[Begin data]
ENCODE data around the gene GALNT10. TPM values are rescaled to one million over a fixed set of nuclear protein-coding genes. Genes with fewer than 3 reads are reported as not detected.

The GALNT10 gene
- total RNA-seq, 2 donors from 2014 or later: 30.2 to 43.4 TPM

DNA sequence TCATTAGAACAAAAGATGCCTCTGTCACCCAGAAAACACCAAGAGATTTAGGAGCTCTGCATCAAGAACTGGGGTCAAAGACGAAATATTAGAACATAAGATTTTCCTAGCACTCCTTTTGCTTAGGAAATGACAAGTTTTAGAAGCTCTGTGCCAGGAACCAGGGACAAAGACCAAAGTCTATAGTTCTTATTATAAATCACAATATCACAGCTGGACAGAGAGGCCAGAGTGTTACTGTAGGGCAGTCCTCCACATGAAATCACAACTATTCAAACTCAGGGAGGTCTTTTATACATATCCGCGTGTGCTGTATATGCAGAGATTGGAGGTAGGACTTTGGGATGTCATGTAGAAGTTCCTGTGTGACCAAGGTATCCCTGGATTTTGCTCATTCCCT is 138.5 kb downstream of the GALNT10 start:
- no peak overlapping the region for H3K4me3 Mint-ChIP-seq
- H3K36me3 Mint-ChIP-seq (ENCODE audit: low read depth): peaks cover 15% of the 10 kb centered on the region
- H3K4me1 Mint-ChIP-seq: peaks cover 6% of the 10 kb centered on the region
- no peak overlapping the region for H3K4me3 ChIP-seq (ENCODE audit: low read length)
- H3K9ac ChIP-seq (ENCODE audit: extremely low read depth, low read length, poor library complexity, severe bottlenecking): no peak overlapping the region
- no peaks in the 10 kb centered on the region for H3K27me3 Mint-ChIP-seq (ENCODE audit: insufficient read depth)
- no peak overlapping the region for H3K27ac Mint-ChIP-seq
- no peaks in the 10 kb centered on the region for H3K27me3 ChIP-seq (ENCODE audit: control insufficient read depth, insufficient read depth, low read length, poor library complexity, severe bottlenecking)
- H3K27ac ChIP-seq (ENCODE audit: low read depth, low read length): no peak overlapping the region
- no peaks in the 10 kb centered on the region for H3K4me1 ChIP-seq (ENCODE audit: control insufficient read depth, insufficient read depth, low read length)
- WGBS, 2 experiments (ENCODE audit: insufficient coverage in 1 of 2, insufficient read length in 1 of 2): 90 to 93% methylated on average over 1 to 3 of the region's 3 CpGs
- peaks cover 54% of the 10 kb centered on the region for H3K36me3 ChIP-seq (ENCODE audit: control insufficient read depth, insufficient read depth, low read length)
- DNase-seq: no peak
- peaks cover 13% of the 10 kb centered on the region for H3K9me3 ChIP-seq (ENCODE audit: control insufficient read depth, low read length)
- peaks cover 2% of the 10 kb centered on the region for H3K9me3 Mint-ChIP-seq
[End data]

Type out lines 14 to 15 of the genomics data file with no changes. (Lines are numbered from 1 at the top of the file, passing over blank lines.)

- no peaks in the 10 kb centered on the region for H3K4me1 ChIP-seq (ENCODE audit: control insufficient read depth, insufficient read depth, low read length)
- WGBS, 2 experiments (ENCODE audit: insufficient coverage in 1 of 2, insufficient read length in 1 of 2): 90 to 93% methylated on average over 1 to 3 of the region's 3 CpGs